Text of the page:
9th U.S. Circuit Court of Appeals revives antitrust lawsuit against Apple

“iPhone app purchasers may sue Apple Inc over allegations that the company monopolized the market for iPhone apps by not allowing users to purchase them outside the App Store, leading to higher prices, a U.S. appeals court ruled on Thursday,” Stephen Nellis and Dan Levine report for Reuters.

“The 9th U.S. Circuit Court of Appeals ruling revives a long-simmering legal challenge originally filed in 2012 taking aim at Apple’s practice of only allowing iPhones to run apps purchased from its own App Store,” Nellis and Levine report. “A group of iPhone users sued saying the Cupertino, California, company’s practice was anticompetitive.”

“Apple had argued that users did not have standing to sue it because they purchased apps from developers, with Apple simply renting out space to those developers. Developers pay a cut of their revenues to Apple in exchange for the right to sell in the App Store,” Nellis and Levine report. “The courts have yet to address the substance of the iPhone users’ allegations; up this point, the wrangling has been over whether they have the right to sue Apple in the first place.”

Read more in the full article here.

MacDailyNews Take: Every Garden of Eden, man must attempt to destroy.

They have the right to sue Apple… and to lose their case.

As we wrote in August 2013:

First: One would assume that a large corporation such as Apple would have had competent legal advice when they set up their App Store, in order that it be set up in legal fashion.

Second: On every iPhone, iPod touch, iPad, and iPad mini box, the potential buyer is informed of requirements, including “iTunes X.x or later required for some features” and also that an “iTunes Store account” is required. The plaintiffs were informed of the requirements prior to purchase. If the plaintiffs didn’t like the terms that came along with Apple devices, they should have opted for a pretend iPhone from any one of a dime-a-dozen handset assemblers. Then they could blissfully infest their fake iPhones with malware from a variety of sources.

Third: Apple doesn’t set the prices for paid apps.

Fourth: The amount by which Apple Inc. has driven down software prices across the board, on every major computing platform, makes legal actions such as this eminently laughable.

SEE ALSO:
Apple App Store antitrust complaint dismissed on procedural grounds by U.S. judge – August 16, 2013

43 Comments

  1. Wow, talk about being egotistical “Every Garden of Eden, man must attempt to destroy.” This ranks up there with modern day jouranalism that’s for sure.

    I hope most educated readers know that the in the legend as result of a serpent’s seduction a man and woman were expelled from the garden of Eden. I don’t believe Eden was ever destroyed in the legend.

    I guess it must be one of the only things you can do when you come from a terrorist nation that has a broken moral compass…destroy destroy, destroy, oh and a dash of torture every now and then for additional evil.

    1. What’s the matter RW, do you have another yeast infection in your vagina? It appears to be never ending from a pussy like you in your third world country.

      1. While I am from the free and civilized world, given the chance I’d rather be from a third world country than a fifth rate terrorist nation.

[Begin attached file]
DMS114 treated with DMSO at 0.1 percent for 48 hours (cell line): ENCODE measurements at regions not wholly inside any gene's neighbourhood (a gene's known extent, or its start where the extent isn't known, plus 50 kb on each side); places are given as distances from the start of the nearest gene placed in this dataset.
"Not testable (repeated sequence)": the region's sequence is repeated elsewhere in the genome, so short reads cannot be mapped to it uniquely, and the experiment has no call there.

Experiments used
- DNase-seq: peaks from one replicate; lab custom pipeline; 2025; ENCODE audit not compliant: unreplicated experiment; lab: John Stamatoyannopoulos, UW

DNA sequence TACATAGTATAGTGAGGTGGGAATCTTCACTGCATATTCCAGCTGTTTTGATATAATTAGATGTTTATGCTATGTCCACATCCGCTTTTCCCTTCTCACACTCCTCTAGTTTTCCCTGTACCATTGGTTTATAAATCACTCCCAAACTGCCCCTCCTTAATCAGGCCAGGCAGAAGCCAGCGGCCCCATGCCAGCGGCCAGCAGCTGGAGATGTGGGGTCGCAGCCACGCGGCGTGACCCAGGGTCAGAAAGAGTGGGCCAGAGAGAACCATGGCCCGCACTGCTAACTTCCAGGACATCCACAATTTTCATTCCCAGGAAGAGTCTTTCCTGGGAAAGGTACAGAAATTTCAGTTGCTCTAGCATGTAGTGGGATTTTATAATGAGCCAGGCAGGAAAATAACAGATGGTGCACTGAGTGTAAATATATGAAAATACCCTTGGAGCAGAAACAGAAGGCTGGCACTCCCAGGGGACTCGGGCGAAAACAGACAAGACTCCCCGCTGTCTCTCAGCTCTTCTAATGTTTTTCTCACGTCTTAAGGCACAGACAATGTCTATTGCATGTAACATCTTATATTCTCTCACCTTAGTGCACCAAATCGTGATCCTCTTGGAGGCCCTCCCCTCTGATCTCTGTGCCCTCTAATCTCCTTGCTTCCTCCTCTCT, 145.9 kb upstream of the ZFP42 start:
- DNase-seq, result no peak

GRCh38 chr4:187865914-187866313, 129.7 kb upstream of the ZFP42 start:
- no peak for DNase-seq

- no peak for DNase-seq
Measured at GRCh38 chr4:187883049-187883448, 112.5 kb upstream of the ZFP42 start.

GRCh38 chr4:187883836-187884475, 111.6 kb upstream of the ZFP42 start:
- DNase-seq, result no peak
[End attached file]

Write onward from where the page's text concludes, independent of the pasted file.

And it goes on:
That aside let me address the points you brought forward about the issue. Oh wait, you didn’t just another attack attack attack post.

        How very typical.

        1. It isn’t only the Americans who excel at killing. It’s the entire species Homo sapiens. Worldwide and throughout all time, they’ve methodically exterminated one species after another, and are working on reducing their own. Governments, policies, belief systems can be seen as just elaborate excuses for killing anything that twitches in the wrong direction.

          The only refuge to be found from the endless carnival of blood is in personal sanctuaries, like this secluded resort in which we meet. Two people in rapture with one another can forget about terror and moral condemnation for a few precious hours, across the span of this linen-clad table and with the help of a civilised libation.

          1. You should note that when it comes to important things most of them have been discovered and/or created by other living things.

            Now my post mentions attacking, not killing. It’s not just the entire species of Homo sapiens that excel at killing, but many plants, animals and microbes excel at killing.

            Notably the Spanish Influenza (caused by a virus) infected 500 million people across the world, and resulted in the deaths of 50 to 100 million (three to five percent of the world’s population over two years, making it one of the deadliest natural disasters in human history.

            Now compare that to the war casualties by Homo sapiens which is in the range of 300-800 million since time began and you get an idea how good others are at killing.

            Plus the elimination of species by humans is a drop in the bucket compared to the extinctions that have happened over the millions of years prior to humans for a variety of reasons

            The real kicker that I often bring to a discussion is that even with all the toxic materials and all the weaponry humans have they are not even close to having an arsenal that would eliminate life on the planet. Human life and a few plants and animals sure, but all life, sorry it’s not even close, though no one has ever given me a number of kilotons of nukes that would be required to kill all life.

            Life depends on life, and many creatures kill others to survive, it’s the way it’s been going for a long long time.

            I took some info from wikipedia.

            Nice seeing you again beautiful.

      1. Duh. Supreme Court justices, court of appeals judges, and district court judges are nominated by the President and confirmed by the United States Senate, as stated in the Constitution. The 9th circuit notorious leftist reign of idiocy is about to end.